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Home Supply Chain Everything you need to know about ESOS phase 3

Everything you need to know about ESOS phase 3

Dan Ellis, Head of Sustainability at Adler and Allan, discusses how to ready your operations for the 5 December 2023 ESOS phase 3 deadline – and why it’s wise not to wait

The government’s Energy Savings Opportunity Scheme (ESOS) aims to boost the energy efficiency of UK businesses. It’s a mandatory programme that applies to larger UK companies with a specified turnover and headcount.

As part of ESOS, qualifying businesses must track and report energy usage across their buildings, processes, and transport. They’re also encouraged to find cost-effective ways to cut consumption.

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The scheme runs in four-year phases. We’re currently in phase 3, and the countdown to compliance has begun.

Does my business qualify for ESOS phase 3?

You need to carry out an ESOS assessment if you have:

· More than 250 employees in the UK; or

· A turnover exceeding £44.1m AND a balance sheet exceeding £37.9m

Whole corporate groups also qualify if at least one UK group company meets these measures.

If you took part in the two previous ESOS phases, it’s likely you’ll need to participate in phase 3.

My company qualifies for ESOS. What do I need to do?

ESOS assessment is a six-stage journey – from measuring energy use to Environment Agency reporting and recordkeeping.

Working with a trusted partner can streamline the process, helping you navigate audit requirements and ensure your submission fully complies with ESOS guidance.

1. Calculate your business’s total energy consumption

You’re required to measure all energy use across your premises, industrial processes, and fleet.

Under ESOS, energy is defined as combustible fuels, heat, renewable energy, electricity, and transport fuel.

Your assessment should cover a representative sample of your operations and sites, and results should be presented in a common unit, such as pounds sterling or kilowatt-hours.

2. Identify and audit areas of significant energy consumption

Pinpoint which assets and activities account for at least 90 per cent of your overall energy usage. Up to 10 per cent of your energy consumption can be classed as ‘de minimis’ and omitted from your calculations.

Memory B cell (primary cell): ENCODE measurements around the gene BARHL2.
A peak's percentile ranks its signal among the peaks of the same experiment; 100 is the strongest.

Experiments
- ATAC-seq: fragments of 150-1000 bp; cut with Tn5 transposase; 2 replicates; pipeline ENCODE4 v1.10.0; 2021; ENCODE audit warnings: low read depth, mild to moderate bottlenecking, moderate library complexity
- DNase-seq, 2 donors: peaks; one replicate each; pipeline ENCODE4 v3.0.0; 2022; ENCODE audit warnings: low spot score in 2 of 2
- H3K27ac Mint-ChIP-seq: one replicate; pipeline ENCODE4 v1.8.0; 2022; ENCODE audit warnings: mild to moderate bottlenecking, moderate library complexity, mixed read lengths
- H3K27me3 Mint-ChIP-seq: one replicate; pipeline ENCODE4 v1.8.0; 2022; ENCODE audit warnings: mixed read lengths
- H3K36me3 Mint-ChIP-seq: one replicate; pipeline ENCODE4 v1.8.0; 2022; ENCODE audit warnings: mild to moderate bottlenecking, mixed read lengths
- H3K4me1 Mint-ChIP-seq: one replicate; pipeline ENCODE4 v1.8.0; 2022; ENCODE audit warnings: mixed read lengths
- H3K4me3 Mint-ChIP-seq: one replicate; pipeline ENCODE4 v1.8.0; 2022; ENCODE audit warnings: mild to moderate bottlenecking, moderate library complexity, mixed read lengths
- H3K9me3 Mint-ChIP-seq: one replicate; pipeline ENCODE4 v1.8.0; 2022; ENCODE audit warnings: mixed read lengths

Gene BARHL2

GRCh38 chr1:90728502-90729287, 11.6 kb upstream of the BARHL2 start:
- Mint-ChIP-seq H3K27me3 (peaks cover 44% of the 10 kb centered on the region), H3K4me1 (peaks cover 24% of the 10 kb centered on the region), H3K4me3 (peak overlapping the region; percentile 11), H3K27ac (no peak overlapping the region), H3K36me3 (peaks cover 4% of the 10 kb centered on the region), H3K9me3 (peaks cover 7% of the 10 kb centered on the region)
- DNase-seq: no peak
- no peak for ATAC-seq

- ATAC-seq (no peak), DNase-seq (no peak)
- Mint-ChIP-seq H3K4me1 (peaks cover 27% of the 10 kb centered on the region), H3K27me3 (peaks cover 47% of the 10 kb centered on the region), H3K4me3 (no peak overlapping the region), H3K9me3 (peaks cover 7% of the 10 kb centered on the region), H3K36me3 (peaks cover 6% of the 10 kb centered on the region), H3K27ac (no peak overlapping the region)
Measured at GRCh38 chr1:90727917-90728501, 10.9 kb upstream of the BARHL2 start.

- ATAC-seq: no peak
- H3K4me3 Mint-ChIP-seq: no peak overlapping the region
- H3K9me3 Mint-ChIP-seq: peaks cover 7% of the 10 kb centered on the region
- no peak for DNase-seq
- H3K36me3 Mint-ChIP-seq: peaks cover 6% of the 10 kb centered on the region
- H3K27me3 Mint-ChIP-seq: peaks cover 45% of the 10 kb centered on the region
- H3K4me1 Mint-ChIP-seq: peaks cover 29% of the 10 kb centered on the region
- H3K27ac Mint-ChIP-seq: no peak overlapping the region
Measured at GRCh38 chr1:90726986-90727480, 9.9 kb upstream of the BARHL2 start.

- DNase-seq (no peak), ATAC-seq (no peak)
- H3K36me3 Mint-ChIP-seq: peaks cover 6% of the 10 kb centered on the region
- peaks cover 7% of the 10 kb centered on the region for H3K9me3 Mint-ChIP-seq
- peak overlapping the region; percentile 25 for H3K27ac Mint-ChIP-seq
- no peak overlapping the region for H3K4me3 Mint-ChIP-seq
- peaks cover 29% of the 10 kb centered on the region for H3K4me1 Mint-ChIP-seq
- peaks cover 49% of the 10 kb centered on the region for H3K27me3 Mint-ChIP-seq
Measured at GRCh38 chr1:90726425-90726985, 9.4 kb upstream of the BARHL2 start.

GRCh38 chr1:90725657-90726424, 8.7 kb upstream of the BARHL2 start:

Once you’ve identified your highest consumption areas, you need to audit them against minimum government requirements.

Any energy audits conducted between December 2019 and December 2023 count towards ESOS compliance.

3. Create an ESOS compliance plan

Use your audit results to map out energy-saving opportunities. Your plans should outline practical ways to minimise waste and improve energy efficiency – and detail their estimated cost benefits.

An experienced sustainability consultant can produce a comprehensive ESOS compliance plan, including innovative and achievable solutions – from installing EV charge points to embracing renewable energy and alternative fuels.

4. Appoint a lead assessor to review your report

A lead assessor oversees your energy audits and signs off your final ESOS assessment.

They can be a professionally registered employee but working with an external specialist can guarantee compliance and place decades of industry experience on your side.

5. Notify the Environment Agency

When your ESOS assessment is complete, you need to submit your notification of compliance to the Environment Agency.

6. Keep accurate compliance records

You’re expected to maintain records of how you’ve complied with ESOS in an evidence pack – and you’re free to choose the format.

Are there penalties for not complying with ESOS?

Yes, and they’re getting steeper. Failure to notify the Environment Agency, for example, can lead to an initial penalty of up to £5,000 and a daily fine of up to £500 for each working day of non-compliance. Making a false or misleading statement could lead to fees of up to £50,000.

When should my business begin its ESOS assessment?

As soon as possible. The deadline for ESOS submissions is 5 December 2023, but it pays to get ahead of the curve.

In previous phases, organisations that delayed their audit faced a shortage of lead assessors and a race to secure the right expertise.

Early action means early benefits, including measurable cost savings, energy efficiencies and the confidence of total compliance.

What has changed in phase 3?

The ‘de minimis’ threshold for ESOS Phase 3 has reduced from 10 per cent to 5 per cent? This means you now need to ensure that 95 per cent of your total energy consumption is covered by an appropriate ESOS energy audit.

The Environment Agency have indicated that businesses will not be allowed to simply replicate the same historical ESOS energy audits for ESOS Phase 3. They expect to see different and progressive energy audits rather than ‘tick-box’ compliance activity.

Proposed changes to Phase 4 of ESOS will require you to link energy and carbon and have a decarbonisation plan alongside your energy audit. We offer this as standard, so get ahead of the curve with ESOS Phase 3 and ensure your business is on the road to decarbonisation.

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